To the best of our knowledge, no previous reports have described the obvious relationship between SAM and connective tissue diseases, including SSc and SRC. Therefore, our patient had a very rare condition of coincidental coexisting SAM and SRC. Although these are independent diseases, it is possible that they may have interacted to trigger the development of the other in our patient. We considered two possible mechanisms to explain the development of SRC and the aneurysmal rupture of SAM. First, the SRC may have preceded the onset of aneurysmal rupture of SAM, and the SRC-related hypertension may have triggered the aneurysmal rupture, resulting in intraperitoneal bleeding. Her blood pressure was not elevated before surgery, but SRC-related hypertension may have been masked by hemorrhagic hypotension due to the intraperitoneal bleeding. Second, hemodynamic change due to hemorrhagic hypotension or surgical stress may have contributed to the decreased renal blood flow and may have led to activation of the renin-angiotensin system and the development of SRC. These theories are only hypotheses, but the simultaneous occurrence of SAM and SRC certainly exacerbated the patient’s condition.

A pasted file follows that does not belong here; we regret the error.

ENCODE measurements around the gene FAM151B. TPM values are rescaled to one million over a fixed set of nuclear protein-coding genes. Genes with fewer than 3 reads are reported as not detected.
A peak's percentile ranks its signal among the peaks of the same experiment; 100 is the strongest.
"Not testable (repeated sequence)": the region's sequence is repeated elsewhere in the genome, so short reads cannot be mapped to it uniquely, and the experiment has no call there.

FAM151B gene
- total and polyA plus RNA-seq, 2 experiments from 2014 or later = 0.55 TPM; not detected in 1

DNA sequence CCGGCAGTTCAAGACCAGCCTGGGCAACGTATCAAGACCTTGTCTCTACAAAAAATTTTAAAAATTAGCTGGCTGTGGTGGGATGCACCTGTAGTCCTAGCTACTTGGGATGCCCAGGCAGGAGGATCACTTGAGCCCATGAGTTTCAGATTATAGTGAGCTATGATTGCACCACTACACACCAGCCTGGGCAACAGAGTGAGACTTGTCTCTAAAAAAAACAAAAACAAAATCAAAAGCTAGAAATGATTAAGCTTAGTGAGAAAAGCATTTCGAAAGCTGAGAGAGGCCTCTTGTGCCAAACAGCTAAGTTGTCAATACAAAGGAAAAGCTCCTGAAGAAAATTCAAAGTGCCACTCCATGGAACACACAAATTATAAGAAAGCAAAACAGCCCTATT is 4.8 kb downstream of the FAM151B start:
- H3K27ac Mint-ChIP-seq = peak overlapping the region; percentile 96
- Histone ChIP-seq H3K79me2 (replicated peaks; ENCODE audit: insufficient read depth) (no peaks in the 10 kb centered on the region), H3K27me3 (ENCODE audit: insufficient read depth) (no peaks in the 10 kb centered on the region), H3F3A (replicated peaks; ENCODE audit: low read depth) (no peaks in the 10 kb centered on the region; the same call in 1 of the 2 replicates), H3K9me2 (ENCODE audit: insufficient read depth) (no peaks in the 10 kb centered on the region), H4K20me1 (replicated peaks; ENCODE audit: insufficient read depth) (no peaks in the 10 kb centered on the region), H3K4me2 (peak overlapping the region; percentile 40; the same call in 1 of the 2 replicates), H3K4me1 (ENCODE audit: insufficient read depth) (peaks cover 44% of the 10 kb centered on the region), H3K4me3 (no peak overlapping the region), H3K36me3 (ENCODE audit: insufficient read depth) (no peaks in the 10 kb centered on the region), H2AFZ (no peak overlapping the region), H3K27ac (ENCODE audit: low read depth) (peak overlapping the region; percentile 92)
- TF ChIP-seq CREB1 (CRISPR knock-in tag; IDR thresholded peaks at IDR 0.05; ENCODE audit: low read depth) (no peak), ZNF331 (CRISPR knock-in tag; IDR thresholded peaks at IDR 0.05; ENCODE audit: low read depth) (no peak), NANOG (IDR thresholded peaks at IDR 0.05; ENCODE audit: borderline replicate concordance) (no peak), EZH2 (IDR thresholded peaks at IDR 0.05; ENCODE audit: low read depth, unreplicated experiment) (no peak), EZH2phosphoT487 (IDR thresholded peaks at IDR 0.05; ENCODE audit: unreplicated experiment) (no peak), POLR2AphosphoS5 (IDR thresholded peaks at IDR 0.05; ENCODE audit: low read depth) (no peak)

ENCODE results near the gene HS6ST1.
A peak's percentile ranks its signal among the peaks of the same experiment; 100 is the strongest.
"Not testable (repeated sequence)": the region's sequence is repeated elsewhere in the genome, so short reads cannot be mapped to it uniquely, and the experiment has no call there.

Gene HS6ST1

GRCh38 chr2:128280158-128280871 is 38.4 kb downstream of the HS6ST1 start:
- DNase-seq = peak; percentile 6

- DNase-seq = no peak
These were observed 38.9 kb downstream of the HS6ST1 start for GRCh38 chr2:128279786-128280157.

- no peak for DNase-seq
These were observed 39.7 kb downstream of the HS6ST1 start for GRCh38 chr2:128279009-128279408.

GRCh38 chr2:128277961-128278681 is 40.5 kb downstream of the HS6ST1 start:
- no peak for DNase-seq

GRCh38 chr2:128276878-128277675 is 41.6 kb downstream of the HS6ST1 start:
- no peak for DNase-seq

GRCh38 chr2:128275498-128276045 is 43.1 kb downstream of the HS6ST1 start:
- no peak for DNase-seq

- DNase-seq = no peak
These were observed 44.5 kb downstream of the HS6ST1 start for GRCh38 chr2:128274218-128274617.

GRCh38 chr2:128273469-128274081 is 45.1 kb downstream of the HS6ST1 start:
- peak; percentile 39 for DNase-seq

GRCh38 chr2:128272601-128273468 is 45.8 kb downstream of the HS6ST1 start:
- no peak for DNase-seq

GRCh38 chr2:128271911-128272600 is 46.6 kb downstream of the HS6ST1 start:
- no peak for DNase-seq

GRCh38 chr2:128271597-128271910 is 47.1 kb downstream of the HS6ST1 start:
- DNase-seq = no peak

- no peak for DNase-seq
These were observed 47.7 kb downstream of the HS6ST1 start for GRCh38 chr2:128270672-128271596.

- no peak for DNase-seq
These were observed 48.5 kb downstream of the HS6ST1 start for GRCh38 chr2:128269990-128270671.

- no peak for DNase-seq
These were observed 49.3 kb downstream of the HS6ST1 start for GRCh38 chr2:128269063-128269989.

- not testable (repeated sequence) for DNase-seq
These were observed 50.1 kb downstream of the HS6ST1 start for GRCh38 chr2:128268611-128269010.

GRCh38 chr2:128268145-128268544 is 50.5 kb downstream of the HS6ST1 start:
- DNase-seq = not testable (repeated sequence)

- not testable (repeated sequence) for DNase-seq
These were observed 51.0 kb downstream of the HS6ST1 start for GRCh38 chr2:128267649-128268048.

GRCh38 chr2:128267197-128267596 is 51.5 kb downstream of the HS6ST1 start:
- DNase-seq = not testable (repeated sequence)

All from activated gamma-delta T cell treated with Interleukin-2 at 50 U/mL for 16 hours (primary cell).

In conclusion, both SRC and SAM are uncommon but life-threatening clinical conditions with delayed treatment. We report a very rare case of SSc with SRC coexisting with SAM and presenting with intraperitoneal bleeding. There is no known etiological connection between SAM and SSc or SRC, but it is possible that coexisting SAM and SRC may have interacted to trigger the development of the other in our patient.



Angiotensin-converting enzyme inhibitor


Blood urea nitrogen




Computed tomography




Segmental arterial mediolysis


Scleroderma renal crisis


Systemic sclerosis


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SK and EW wrote the manuscript. CT reviewed the manuscript. All authors participated in patient care. All authors read and approved the final manuscript.

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Correspondence to Eri Watanabe.

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Kaneko, S., Watanabe, E., Abe, M. et al. Scleroderma renal crisis with coexisting segmental arterial mediolysis presenting as intraperitoneal bleeding: a case report. J Med Case Reports 13, 74 (2019).

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  • Gastroepiploic artery aneurysm
  • Hypertension
  • Prednisolone
  • Renal dysfunction
  • Systemic sclerosis
  • Vascular disease